ABCP: History of the Army Body Composition Program


Being a soldier in the army is not an easy thing. It is one of the most dangerous, difficult and strenuous jobs in the world, and the wellbeing of each individual is something of the utmost importance. There are many ways in which the health of all soldiers is monitored and regulated, and there are various programs which have been developed to help with preparing each soldier to operate at their peak.

One of these programs is the Army Body Composition Program (ABCP). The main aim of the program is to make sure that all members of the Army, National Guard and also the Army reserves, can achieve and maintain their wellbeing and ability to perform under all types of conditions.

A look at the history of the ABCP

There have been various methods being used to monitor and look after the wellbeing of all individuals in the military, and the “The Army Body Composition Program” is the current version and the updated name of the AR 600-9 program, which was previously known as  “The Army Weight Control Program”.

The primary aim in the military for their physical standards programs have always been related to selecting the best type of individual who is best suited to the demanding physical aspects of military training and active service.

The ratio of height and weight was the most important factor used over the past century when it came to judging an individual’s fitness. At the time these standards between a recruits height and weight were relevant when it came to the fact that a large percentage of volunteers were individuals that were clearly malnourished, or who may have been suffering from some form of parasitic disease or who had tuberculosis.  Those that were underweight were clearly seen as undesirable for the military as the demands would simply be too much for them.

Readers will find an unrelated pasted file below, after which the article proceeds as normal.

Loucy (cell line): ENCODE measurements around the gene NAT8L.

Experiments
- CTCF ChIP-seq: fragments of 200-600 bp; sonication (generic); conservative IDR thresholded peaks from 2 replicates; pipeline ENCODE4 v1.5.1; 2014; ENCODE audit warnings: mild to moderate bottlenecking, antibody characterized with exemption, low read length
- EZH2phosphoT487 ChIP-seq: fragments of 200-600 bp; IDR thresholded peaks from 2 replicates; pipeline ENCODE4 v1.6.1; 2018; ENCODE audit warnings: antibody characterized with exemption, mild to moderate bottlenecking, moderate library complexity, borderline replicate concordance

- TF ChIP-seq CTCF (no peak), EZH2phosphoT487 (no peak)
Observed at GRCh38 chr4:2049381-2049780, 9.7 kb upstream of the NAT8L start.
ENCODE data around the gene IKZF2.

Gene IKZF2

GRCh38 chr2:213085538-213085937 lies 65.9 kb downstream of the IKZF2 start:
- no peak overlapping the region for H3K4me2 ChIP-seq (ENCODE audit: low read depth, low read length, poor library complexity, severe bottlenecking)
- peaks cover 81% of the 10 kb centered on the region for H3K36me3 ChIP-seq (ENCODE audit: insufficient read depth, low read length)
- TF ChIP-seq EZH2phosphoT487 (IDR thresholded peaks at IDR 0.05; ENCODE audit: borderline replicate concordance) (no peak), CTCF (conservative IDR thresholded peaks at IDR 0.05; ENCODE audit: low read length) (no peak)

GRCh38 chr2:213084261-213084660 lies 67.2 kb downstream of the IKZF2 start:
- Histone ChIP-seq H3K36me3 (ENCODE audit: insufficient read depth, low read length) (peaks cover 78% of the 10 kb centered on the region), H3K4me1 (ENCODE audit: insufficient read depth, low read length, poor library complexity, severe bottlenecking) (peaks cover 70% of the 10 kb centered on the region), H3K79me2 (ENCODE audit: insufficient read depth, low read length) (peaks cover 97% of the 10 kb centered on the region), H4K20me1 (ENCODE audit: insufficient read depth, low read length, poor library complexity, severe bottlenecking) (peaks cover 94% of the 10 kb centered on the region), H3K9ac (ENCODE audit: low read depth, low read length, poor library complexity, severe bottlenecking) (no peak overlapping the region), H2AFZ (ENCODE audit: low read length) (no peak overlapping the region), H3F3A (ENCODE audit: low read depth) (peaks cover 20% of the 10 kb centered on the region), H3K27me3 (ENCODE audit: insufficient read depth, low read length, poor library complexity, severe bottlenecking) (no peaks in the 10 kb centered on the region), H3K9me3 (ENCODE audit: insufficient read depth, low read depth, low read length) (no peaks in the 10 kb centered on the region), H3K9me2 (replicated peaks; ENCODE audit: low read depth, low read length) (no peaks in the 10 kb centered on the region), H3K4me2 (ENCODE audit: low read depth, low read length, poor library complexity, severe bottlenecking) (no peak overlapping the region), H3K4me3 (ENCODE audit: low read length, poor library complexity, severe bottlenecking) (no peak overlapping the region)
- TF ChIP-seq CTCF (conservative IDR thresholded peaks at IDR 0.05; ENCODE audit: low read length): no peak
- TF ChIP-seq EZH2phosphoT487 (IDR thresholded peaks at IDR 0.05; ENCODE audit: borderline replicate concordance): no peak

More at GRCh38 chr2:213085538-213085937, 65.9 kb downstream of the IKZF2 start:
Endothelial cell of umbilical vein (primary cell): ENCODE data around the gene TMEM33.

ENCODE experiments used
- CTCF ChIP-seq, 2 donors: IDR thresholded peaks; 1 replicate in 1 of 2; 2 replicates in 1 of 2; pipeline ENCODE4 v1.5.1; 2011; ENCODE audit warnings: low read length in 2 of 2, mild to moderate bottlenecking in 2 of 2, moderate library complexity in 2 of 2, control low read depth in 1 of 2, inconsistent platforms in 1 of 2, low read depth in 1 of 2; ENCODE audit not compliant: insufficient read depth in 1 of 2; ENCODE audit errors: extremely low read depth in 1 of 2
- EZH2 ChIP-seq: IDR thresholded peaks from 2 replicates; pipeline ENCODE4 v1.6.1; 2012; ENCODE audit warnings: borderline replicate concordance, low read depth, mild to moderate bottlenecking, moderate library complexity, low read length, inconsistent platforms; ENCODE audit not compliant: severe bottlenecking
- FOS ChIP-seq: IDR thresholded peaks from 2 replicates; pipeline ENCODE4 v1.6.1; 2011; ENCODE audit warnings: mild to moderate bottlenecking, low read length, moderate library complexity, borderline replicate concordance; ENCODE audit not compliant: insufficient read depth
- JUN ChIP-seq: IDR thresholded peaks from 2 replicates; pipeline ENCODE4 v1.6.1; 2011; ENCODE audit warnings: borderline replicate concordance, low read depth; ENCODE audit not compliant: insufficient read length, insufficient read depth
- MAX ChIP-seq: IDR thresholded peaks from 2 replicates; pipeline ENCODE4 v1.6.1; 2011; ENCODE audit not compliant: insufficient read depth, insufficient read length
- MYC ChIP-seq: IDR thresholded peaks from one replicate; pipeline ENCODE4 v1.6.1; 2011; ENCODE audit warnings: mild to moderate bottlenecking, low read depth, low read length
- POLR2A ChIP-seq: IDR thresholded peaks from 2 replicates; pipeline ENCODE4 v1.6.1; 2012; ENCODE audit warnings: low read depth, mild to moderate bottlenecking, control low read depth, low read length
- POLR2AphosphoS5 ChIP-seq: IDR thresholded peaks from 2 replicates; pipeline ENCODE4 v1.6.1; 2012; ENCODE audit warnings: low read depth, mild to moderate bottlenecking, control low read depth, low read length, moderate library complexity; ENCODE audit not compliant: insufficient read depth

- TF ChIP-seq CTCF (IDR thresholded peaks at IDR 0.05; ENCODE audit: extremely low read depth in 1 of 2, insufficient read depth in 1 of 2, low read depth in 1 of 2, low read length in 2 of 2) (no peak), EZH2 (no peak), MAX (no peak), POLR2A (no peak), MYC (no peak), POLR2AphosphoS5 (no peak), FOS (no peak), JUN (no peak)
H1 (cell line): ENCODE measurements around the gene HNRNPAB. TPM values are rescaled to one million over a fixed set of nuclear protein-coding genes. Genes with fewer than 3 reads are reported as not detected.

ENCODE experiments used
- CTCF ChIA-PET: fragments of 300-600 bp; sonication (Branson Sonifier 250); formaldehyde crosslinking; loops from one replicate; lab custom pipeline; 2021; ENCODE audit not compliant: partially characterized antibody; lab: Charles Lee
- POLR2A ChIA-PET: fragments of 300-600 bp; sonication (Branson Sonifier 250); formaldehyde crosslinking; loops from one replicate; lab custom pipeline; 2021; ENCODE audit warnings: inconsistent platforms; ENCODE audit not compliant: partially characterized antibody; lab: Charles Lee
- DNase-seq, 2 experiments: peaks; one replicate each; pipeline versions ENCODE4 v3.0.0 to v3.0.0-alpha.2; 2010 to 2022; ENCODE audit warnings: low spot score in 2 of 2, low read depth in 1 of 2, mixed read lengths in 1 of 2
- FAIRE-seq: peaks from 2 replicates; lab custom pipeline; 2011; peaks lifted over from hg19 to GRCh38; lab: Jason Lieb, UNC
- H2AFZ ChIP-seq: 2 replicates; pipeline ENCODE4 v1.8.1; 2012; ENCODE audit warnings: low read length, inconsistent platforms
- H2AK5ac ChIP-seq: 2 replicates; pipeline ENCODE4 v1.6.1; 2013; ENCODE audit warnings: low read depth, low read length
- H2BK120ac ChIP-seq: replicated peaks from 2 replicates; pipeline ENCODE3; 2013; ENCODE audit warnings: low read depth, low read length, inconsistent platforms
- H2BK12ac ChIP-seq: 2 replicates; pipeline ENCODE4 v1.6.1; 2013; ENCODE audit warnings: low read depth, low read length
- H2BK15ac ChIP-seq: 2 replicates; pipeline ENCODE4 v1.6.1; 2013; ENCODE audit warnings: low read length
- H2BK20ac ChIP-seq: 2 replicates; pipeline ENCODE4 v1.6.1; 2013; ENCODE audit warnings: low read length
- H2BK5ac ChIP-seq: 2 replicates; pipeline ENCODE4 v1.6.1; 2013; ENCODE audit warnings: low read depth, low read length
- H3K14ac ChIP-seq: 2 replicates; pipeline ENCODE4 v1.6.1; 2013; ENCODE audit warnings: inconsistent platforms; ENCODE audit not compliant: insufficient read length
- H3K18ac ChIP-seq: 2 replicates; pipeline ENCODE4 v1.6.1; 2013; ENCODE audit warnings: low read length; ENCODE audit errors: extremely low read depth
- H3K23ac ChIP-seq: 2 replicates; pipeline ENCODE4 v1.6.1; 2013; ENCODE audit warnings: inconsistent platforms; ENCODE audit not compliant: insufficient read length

However, over time as the importance placed on these diseases diminished, so too did the need to continue using the weight and height standards as a metric for suitable recruits. The combination of better nutrition and huge medical advances in health care meant that many of these factors were eliminated.

During the 1900s there were huge advances made in the world of health and medicine, with a much better understanding of various medical conditions, as well as how best to treat and prevent them. The result of this also saw a gradual increase in the height and weight of recruits, thus creating an individual in much better physical condition.

One other import aspect became aware with the improvement of nutrition. The emergence of other health risks became more apparent with regards to an individual’s body size, with overnutrition being of concern. This can be explained by the fact that during the early part of the 1900s, one of the leading causes of death was tuberculosis, while just 90 years later, the leading cause was heart disease. This led to a switch of focus from underweight soldiers to overweight and obese ones.